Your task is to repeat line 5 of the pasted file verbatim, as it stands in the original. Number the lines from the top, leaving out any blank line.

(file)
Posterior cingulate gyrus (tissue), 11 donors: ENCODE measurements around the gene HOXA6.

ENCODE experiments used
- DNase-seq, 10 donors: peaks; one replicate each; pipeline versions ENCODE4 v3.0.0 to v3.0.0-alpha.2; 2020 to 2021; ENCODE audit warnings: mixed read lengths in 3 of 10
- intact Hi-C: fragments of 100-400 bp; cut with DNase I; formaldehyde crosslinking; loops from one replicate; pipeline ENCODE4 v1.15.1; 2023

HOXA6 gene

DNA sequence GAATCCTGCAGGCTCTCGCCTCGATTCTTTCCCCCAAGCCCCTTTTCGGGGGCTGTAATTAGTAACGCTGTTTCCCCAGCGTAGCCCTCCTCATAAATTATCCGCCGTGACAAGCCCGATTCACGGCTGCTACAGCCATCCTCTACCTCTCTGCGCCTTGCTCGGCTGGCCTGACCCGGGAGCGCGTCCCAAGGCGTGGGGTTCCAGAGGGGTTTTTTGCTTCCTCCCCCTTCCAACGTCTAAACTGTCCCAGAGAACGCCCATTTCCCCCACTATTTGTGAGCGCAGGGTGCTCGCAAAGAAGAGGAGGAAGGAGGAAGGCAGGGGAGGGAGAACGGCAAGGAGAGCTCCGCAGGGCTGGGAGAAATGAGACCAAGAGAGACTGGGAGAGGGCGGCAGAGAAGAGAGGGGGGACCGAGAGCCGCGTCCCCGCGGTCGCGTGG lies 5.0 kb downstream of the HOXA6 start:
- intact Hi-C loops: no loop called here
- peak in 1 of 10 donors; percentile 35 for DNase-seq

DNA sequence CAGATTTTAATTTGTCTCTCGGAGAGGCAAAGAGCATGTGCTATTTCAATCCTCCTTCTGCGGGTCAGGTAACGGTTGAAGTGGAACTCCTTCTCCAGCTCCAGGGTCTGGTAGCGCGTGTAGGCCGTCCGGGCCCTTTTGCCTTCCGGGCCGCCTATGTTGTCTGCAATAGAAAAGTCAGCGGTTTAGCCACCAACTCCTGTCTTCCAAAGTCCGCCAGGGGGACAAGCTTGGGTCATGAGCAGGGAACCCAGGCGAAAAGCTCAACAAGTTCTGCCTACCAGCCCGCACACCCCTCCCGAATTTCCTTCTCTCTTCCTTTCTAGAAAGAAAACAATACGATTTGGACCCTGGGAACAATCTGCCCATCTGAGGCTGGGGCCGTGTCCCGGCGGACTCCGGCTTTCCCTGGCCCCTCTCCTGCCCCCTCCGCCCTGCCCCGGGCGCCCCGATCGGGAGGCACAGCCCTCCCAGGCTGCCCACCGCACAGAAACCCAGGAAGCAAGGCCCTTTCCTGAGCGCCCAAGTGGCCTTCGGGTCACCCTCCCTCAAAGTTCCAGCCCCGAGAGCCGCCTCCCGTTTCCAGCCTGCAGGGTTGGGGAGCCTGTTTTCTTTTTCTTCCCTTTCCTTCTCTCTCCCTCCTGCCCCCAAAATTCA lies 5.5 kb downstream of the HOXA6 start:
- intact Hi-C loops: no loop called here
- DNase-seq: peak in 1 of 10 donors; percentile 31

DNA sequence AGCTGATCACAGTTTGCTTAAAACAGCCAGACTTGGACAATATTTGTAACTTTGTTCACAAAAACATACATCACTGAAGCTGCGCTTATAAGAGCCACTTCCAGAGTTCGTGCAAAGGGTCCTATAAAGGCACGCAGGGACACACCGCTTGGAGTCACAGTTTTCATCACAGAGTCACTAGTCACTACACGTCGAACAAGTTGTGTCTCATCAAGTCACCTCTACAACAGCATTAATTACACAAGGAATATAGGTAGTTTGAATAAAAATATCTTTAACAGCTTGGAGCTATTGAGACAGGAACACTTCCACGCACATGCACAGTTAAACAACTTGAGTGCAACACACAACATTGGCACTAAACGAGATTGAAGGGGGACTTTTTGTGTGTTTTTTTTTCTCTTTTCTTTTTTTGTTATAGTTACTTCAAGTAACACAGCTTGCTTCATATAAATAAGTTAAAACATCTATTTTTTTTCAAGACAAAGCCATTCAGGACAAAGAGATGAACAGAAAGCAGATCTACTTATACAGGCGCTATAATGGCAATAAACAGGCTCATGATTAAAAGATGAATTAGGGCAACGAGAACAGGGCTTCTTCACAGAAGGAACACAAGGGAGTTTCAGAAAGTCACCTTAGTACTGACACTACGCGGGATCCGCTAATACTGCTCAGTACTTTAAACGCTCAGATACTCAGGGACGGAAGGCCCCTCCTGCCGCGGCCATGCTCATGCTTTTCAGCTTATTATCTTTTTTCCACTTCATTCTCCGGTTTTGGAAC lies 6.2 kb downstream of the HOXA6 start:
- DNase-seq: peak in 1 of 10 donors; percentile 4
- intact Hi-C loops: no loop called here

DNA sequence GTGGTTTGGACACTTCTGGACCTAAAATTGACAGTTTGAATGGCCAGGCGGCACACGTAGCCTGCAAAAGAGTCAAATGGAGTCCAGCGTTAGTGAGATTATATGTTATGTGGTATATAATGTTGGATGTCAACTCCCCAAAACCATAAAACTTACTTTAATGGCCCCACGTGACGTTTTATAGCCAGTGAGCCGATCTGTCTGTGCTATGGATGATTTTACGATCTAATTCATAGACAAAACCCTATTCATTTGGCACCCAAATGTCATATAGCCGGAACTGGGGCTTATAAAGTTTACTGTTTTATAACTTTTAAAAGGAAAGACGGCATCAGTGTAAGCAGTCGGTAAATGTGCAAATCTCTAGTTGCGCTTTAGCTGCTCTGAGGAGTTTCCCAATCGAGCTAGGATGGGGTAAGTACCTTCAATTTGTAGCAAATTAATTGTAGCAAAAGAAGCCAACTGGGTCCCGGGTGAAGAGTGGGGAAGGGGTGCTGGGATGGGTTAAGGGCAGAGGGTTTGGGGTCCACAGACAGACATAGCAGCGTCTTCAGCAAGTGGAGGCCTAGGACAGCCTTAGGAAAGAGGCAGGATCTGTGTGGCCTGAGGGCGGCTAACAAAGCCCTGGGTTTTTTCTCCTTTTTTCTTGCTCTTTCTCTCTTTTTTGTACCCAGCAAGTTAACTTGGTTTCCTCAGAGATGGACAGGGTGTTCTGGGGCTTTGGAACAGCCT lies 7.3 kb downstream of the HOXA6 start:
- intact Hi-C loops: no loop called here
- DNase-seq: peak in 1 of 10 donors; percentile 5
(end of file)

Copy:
HOXA6 gene